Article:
Back To School:
How To Adjust Your Kids' Sleeping Schedules
Summer is the best time for kids to get their sleep. Without the early morning school bell, they can get up when they want and go to sleep when a day of rough housing at the pool wears them out. But as the first day of school approaches, they have to put away their beach toys and make some changes to get the most out of school. Here are 4 tips to adjust your kids' sleeping schedules for school.
A week before the first day of school, start enforcing bed and wake-up times, but don't make all the changes at once. Have your kids go to bed 15 minutes earlier each night and get up 15 minutes earlier each day. Add 15 minutes each day until they reach their school year bed and wake-up times. Adjusting to sleep-time changes can be unhealthy and 15 minutes each night leading up to the first day of school helps kids ease into the school year without feeling drained.
To help us sleep, our bodies produce melatonin which helps regulate sleep. However, it is only produced in the dark. That means when we expose ourselves to light in the middle of the night, our melatonin production is disrupted and our sleep cycle is disturbed. Christmas lights during the holidays or a nighttime trip to the bright light of the bathroom may not be avoidable, but having the knowledge of the relationship between melatonin and light may help you and your children work around it so they can sleep when school rolls around. You can also help your kids adjust to new wake-up times is to keep the lights bright until it's time to go to bed and keep their bedrooms dark until it's time to get up.
When your kids go down for the night, their electronic devices should, too. All the communication on social media, email and texts, stimulates our brains, making it difficult to relax and fall into a gentle slumber. Not only can the stimulation disrupt sleep, but the little lights they emit to make things readable can stop the production of melatonin your kids need to get rest.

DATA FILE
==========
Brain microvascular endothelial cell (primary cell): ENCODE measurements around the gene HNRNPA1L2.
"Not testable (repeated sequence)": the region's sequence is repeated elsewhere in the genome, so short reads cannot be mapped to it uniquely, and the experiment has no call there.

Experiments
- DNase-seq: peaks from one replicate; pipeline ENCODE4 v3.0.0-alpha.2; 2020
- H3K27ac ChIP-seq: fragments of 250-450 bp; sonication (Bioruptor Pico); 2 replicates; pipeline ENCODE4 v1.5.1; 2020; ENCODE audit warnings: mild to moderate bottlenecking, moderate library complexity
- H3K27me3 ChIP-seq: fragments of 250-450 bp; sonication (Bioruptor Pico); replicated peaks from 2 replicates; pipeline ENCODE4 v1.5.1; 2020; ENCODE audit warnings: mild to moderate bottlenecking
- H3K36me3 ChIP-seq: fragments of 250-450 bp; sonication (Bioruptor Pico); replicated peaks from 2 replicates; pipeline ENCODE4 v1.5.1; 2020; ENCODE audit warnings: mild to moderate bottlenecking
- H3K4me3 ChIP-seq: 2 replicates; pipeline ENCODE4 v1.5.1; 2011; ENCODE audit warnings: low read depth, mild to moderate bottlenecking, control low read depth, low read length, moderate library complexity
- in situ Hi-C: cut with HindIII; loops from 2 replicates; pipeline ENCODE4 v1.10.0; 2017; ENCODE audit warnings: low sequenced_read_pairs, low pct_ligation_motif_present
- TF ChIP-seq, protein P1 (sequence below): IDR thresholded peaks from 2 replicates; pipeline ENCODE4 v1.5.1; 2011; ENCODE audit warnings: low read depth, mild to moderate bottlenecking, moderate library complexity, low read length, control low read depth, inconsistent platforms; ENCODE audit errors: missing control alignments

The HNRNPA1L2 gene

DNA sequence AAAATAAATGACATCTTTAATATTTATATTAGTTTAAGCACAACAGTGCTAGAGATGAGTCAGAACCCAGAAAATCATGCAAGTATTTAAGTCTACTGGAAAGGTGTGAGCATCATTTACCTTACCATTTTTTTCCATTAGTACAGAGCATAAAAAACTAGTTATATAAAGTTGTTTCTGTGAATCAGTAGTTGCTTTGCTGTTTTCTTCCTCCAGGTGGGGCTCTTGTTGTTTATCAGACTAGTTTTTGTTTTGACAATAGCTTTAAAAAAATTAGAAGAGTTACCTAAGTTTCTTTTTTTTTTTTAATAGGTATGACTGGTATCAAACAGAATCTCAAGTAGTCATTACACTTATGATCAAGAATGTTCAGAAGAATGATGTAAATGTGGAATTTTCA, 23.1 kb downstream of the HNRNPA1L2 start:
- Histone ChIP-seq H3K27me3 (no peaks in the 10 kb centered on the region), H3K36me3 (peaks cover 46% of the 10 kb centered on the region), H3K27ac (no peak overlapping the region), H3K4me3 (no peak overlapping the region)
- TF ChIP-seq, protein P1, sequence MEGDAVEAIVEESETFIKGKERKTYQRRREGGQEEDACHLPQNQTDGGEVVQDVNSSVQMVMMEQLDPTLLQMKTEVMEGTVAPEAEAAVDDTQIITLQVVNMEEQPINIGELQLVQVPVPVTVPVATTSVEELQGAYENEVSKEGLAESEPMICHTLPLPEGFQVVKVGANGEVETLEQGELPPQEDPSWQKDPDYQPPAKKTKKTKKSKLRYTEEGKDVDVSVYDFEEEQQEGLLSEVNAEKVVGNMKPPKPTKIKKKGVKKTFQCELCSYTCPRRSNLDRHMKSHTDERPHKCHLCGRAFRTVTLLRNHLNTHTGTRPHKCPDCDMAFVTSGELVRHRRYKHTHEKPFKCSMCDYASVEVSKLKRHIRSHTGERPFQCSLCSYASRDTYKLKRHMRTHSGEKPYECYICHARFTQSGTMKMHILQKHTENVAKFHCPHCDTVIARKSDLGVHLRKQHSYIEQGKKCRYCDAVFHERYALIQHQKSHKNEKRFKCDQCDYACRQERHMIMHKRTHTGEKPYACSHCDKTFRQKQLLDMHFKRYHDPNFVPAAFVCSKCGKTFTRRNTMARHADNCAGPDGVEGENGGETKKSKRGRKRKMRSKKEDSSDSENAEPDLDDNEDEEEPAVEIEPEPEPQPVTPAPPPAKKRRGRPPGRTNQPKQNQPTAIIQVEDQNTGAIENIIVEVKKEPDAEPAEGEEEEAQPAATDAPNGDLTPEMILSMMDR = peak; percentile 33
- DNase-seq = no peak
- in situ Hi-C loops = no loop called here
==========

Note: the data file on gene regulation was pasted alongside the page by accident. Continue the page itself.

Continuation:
Routine & Rules
For younger kids, having regular nighttime and sleep routines help them sleep better and sticking to the routine will help get them adjusted to their new school sleep schedules. We know kids need sleep, but setting up a regular sleep pattern can help them be productive students and productive adults. Researchers with the UK Millennium Cohort Study found children with varying bedtimes scored lower on intellectual tests than children with steady bedtimes, suggesting having irregular bedtimes at an early age can stunt cognitive development. Whether you're getting your children ready for the school year or preparing them for productive lives, regular bedtimes and routines puts them on a positive path for sleeping and its benefits.